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Provide an overview of the issues relating to the use of learning technologies in Higher Education

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A presentation given to representatives at Canterbury Christ Church University on Friday 24th March, 2006

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Provide an overview of the issues relating to the use of learning technologies in Higher Education

  1. 1. Provide an overview of the issues relating to the use of learning technologies in Higher Education Wayne Barry Friday 24 March 2006
  2. 2. <ul><li>Definition </li></ul><ul><li>Types of Learning Technologies </li></ul><ul><li>Learning Technology Applications </li></ul><ul><li>Issues </li></ul><ul><ul><li>National </li></ul></ul><ul><ul><li>Institutional </li></ul></ul><ul><ul><li>Curriculum Development </li></ul></ul><ul><ul><li>Design and Delivery </li></ul></ul><ul><ul><li>ICT </li></ul></ul><ul><li>Impacts upon Learning </li></ul><ul><li>Q & A </li></ul>Overview
  3. 3. Definition Learning Technology is… “ … a term used to describe a broad range of information and communications technologies that are used to support and enhance learning, teaching and assessment. ” (Papaefthimiou, 2003)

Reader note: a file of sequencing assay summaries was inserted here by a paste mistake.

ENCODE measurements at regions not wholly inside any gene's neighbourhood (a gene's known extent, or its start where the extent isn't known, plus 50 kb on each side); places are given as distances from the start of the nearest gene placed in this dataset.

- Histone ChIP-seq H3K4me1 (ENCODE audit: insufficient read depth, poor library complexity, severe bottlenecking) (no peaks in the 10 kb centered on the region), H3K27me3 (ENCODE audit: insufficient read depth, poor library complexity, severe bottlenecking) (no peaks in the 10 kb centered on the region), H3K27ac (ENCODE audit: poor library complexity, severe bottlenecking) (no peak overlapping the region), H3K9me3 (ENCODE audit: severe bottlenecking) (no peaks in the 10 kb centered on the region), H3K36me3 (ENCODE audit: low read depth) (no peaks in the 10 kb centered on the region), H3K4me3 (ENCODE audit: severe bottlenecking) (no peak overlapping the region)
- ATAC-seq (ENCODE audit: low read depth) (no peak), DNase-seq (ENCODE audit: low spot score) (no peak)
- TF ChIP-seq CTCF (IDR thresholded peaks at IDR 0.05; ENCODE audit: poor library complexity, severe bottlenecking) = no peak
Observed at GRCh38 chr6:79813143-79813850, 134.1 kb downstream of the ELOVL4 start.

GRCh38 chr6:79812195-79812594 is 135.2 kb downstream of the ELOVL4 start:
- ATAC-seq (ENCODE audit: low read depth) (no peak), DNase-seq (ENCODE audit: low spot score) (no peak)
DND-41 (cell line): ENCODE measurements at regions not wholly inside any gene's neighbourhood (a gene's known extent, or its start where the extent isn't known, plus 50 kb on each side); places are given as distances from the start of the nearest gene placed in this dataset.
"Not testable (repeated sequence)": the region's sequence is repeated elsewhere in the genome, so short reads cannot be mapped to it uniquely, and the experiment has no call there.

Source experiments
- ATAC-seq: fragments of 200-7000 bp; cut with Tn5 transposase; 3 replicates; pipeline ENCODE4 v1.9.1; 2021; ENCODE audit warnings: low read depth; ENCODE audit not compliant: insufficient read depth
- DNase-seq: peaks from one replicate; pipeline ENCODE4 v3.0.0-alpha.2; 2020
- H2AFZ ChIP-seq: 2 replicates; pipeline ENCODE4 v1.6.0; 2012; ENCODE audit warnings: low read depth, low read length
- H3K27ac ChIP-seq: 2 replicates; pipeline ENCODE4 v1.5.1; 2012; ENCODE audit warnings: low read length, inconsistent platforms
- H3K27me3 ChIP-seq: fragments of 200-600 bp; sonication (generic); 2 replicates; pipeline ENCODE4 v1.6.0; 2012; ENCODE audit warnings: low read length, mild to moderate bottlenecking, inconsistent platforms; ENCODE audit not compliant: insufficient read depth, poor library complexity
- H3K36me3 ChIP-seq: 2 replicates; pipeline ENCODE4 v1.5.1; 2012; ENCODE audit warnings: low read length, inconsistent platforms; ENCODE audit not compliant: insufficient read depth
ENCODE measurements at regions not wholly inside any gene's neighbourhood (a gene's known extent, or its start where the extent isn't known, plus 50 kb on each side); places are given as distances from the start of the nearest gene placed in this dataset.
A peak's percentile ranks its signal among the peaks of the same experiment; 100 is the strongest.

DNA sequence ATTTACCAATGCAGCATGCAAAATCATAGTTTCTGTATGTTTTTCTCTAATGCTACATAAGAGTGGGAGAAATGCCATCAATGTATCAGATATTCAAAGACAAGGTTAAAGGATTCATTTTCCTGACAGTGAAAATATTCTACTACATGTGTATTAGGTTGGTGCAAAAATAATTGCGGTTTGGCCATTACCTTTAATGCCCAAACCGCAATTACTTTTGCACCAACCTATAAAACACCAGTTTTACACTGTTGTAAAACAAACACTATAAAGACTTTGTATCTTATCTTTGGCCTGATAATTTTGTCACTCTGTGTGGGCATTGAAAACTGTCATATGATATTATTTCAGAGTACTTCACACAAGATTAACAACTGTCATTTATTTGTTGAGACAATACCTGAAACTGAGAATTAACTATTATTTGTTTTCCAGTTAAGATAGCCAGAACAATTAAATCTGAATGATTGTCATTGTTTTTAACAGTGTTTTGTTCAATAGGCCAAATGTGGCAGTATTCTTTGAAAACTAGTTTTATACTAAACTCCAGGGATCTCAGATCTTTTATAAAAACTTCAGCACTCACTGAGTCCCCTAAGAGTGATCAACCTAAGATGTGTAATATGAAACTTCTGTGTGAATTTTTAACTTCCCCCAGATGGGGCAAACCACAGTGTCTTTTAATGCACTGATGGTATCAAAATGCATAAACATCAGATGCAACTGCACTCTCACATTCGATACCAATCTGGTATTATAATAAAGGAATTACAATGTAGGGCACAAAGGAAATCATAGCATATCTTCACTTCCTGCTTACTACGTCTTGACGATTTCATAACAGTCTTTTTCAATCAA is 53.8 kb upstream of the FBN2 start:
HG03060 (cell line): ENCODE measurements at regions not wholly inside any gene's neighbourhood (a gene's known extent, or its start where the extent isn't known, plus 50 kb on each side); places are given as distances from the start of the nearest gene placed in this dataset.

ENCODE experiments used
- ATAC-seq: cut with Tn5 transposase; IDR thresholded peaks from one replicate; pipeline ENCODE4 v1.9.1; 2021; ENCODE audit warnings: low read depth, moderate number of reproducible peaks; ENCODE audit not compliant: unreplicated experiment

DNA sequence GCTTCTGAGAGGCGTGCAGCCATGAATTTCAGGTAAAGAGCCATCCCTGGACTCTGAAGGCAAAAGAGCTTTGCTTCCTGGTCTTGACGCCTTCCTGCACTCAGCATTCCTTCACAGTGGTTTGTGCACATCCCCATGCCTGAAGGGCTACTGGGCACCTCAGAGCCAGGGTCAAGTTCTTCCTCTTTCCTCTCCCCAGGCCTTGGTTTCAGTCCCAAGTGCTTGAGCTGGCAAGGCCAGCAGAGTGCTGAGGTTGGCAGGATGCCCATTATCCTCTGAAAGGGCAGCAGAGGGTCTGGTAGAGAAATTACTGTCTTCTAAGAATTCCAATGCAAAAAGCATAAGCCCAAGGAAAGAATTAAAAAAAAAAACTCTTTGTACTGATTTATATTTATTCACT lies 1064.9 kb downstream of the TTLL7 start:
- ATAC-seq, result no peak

4. 4. <ul><li>Productivity tools: </li></ul><ul><ul><li>Word, Excel, PowerPoint, Access, DTP, SPSS </li></ul></ul><ul><li>Communication tools: </li></ul><ul><ul><li>WWW, Email, Bulletin Boards, Video Conferencing, IM </li></ul></ul><ul><li>Computer Aided Assessment (CAA) </li></ul><ul><li>Computer Mediated Conferencing (CMC) </li></ul><ul><li>Multimedia (inc. Audio and Video) </li></ul><ul><li>Computer Assisted Learning (CAL) </li></ul><ul><li>Virtual Learning Environments (VLEs): </li></ul><ul><ul><li>Blackboard, WebCT </li></ul></ul><ul><li>Telephone / Radio / Television / Interactive Whiteboards </li></ul>Types of Learning Technologies
  5. 5. <ul><li>Drill and Practice: </li></ul><ul><ul><li>applications reinforce material which has previously been taught, may incorporate formative assessment and feedback. </li></ul></ul><ul><li>Library and Information Retrieval: </li></ul><ul><ul><li>used in a variety of activities from preparing coursework to problem solving exercises. </li></ul></ul><ul><li>Models and Simulations: </li></ul><ul><ul><li>interactive applications which capture the essence of real world examples. </li></ul></ul><ul><li>Assessment: </li></ul><ul><ul><li>summative assessment that offers a full range of multimedia (text; images; video; audio) as well as interactive games and skills tests. </li></ul></ul><ul><li>Tutorials </li></ul><ul><li>Communications and Collaboration Tools </li></ul>Learning Technology Applications